Two common polymorphisms of the 5-HTT gene have been described, a variable number of tandem repeats (VNTR) in intron 2 (serotonin transporter intron 2, STin2),1 and a deletion/insertion in the 5’-flanking regulatory region (5-HTT gene-linked polymorphic region, 5- HTTLPR).2 The 5-HTTLPR polymorphism consists of varying lengths of a repetitive sequence comprising 20–23-bp-long repeat elements; the deletion/insertion results in two major alleles, long and short, corresponding to 14 and 16 copies of the repeat element. The short variant reduces the transcriptional efficiency of the 5-HTT gene promoter, resulting in decreased 5-HTT expression and lower 5-HT uptake activity.2,18,19
Two recent family-based studies suggested an association of the 5-HTTLPR polymorphism with autism, but their findings were conflicting. Cook et al3 reported preferential transmission of the short variant in a sample of families from the United States, whereas Klauck et al4 observed preferential transmission of the long allele in a German sample. Neither study found evidence for an association with the VNTR polymorphism. Two subsequent family-based association studies failed to find linkage disequilibrium of either allele of the 5- HTTLPR polymorphism with autism.5,6 Moreover, a case-control study also reported lack of association of 5-HTTLPR variants with autistic disorder.20
These discrepant findings might be explained by heterogeneity in the patient populations studied, particularly regarding 5-HT blood levels. Indeed, hyperserotonemia in autistic patients appears to result from an increased rate (Vmax) of 5-HT uptake by platelets.21 Given that 5- HTTLPR variants have been shown to affect the Vmax of 5-HT uptake in human blood platelets,19 it would be interesting to evaluate the possible association between 5-HTT gene polymorphisms and 5-HT blood levels in autistic subjects. Thus, the purpose of the present study was to further investigate the association between 5-HTT gene polymorphisms and autism in a sample of trios and sib pairs recruited by the Paris Autism Research International Sibpair (PARIS) study, by using whole blood 5-HT levels as an endophenotype in addition to clinical classification. Use of quantitative traits, such as concentrations of neurotransmitters, in addition to dichotomous qualitative traits classically employed, could improve phenotypic characterization and contribute to the identification of more genetically homogeneous subgroups.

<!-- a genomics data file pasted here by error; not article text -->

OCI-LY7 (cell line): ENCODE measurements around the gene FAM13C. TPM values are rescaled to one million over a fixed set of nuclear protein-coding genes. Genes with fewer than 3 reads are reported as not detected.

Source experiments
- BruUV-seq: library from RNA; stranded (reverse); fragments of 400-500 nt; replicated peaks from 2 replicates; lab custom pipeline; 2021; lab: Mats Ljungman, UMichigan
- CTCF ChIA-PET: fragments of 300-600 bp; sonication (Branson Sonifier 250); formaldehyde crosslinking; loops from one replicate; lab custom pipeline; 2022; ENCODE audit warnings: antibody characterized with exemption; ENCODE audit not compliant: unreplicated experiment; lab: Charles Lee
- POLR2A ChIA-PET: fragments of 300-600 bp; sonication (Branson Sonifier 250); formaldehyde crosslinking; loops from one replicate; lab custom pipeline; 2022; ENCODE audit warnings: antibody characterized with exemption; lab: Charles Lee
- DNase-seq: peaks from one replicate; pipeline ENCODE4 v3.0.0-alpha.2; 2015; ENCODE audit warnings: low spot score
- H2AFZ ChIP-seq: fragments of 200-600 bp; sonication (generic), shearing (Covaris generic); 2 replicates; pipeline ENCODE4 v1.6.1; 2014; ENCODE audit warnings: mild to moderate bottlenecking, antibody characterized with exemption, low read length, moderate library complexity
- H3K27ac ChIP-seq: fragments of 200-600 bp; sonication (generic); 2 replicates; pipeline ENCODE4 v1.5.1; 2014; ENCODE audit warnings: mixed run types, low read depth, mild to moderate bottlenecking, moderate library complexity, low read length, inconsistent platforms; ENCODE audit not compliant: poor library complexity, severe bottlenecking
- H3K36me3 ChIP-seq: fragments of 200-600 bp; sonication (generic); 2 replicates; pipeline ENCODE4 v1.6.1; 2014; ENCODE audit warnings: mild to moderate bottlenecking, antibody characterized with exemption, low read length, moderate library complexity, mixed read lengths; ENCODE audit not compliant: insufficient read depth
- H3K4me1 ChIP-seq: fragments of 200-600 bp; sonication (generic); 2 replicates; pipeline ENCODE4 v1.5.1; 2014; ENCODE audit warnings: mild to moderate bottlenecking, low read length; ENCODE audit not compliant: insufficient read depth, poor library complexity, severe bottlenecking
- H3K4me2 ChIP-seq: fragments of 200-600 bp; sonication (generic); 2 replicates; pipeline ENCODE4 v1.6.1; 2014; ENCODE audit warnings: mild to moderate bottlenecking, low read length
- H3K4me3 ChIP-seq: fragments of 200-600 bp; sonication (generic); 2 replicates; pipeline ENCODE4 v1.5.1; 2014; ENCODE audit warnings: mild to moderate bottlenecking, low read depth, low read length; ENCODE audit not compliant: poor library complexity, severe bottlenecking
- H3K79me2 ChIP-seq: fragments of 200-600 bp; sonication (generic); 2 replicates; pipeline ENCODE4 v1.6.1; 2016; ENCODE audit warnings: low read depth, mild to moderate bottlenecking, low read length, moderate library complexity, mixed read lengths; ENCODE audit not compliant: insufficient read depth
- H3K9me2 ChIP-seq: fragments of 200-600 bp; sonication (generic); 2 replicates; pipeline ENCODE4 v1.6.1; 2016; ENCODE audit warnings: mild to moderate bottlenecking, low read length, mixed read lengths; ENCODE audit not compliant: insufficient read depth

The results of the TDT analysis for the alleles of the 5-HTTLPR and intron 2 VNTR polymorphisms are presented in Table 1. The TDT analysis in sib pair families was performed by counting transmissions to both affected siblings. No preferential transmission of either short or long alleles of the 5-HTTLPR locus was detected when analyzing the samples of trios and sib pairs separately or combined. Similarly, analysis of the intronic VNTR polymorphism revealed no evidence for association in the total sample or in the subset of trios or sib-pair families.
The haplotype analysis of the two markers in the total sample and in the sib-pair families yielded non-significant results (Table 2). However, in the trio sample, TDT analysis of the haplotypes revealed a significant transmission distortion (TDT χ2 = 6.42, df = 4, p<0.02). In these families, the long/STin2.12 haplotype was less transmitted than expected by chance (χ2 = 5.85, df = 1, p<0.02).